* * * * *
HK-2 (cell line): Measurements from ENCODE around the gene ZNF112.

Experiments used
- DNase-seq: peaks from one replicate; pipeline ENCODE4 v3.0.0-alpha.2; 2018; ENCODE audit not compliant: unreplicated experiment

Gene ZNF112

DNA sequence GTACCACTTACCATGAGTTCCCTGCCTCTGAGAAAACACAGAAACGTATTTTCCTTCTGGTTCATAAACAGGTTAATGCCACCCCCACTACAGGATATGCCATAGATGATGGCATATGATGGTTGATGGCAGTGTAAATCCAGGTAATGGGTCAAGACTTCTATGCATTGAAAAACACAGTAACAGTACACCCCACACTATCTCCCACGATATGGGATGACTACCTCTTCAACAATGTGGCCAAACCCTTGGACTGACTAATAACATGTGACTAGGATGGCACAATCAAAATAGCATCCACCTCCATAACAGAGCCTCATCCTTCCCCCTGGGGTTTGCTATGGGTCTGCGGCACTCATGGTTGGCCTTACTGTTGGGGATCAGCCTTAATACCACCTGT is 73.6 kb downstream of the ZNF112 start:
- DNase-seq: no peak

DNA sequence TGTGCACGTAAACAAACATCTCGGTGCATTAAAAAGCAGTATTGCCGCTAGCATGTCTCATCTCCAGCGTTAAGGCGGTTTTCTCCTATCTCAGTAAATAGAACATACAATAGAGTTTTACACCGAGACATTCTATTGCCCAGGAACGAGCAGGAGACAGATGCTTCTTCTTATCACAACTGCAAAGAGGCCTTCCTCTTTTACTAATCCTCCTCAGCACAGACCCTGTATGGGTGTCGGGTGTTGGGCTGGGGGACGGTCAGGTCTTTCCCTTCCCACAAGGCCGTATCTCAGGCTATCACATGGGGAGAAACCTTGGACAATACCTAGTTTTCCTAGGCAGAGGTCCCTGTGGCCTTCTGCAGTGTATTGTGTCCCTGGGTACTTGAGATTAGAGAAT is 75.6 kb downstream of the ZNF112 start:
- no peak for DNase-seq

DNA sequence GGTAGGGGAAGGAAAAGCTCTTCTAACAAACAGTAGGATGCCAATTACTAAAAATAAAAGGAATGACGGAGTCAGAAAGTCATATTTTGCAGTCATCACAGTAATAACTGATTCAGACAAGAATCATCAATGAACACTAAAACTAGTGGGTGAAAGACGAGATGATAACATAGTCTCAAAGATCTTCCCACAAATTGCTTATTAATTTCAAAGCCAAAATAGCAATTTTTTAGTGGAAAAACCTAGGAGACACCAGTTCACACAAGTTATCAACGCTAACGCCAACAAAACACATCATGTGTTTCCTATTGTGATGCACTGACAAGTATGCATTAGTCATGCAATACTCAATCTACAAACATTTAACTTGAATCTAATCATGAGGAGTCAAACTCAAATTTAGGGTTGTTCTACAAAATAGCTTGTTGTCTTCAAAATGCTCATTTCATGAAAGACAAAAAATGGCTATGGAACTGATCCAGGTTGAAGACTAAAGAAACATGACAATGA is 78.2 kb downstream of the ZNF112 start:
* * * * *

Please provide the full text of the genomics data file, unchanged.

HK-2 (cell line): Measurements from ENCODE around the gene ZNF112.

Experiments used
- DNase-seq: peaks from one replicate; pipeline ENCODE4 v3.0.0-alpha.2; 2018; ENCODE audit not compliant: unreplicated experiment

Gene ZNF112

DNA sequence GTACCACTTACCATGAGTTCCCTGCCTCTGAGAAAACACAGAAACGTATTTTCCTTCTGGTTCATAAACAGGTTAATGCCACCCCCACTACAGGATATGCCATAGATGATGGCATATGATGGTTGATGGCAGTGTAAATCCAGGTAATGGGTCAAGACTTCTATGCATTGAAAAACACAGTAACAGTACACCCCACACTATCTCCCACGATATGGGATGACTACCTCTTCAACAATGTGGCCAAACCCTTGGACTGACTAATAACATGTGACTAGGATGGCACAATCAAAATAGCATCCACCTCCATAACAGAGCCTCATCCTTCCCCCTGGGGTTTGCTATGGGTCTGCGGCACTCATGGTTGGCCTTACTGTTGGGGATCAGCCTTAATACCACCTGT is 73.6 kb downstream of the ZNF112 start:
- DNase-seq: no peak

DNA sequence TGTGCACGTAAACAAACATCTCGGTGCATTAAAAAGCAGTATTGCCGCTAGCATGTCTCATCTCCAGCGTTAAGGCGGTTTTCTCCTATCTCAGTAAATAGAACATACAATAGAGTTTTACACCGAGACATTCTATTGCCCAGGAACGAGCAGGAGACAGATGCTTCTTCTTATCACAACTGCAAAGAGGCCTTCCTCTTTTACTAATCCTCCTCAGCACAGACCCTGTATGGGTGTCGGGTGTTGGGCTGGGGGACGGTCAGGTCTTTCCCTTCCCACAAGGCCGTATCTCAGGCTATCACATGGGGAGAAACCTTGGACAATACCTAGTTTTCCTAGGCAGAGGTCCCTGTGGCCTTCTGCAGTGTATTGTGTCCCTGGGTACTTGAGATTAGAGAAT is 75.6 kb downstream of the ZNF112 start:
- no peak for DNase-seq

DNA sequence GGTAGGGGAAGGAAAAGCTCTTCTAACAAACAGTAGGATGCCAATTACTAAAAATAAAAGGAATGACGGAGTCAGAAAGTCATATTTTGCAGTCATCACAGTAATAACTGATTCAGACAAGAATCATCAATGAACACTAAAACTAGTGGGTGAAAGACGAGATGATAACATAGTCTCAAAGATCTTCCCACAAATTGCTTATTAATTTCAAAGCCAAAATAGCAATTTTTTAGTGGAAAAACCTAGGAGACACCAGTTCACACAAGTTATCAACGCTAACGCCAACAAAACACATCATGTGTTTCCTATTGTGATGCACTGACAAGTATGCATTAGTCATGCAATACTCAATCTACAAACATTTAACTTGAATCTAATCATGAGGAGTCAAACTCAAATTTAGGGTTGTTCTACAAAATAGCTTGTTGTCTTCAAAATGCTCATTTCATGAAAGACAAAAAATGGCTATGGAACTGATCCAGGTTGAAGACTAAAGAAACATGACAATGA is 78.2 kb downstream of the ZNF112 start: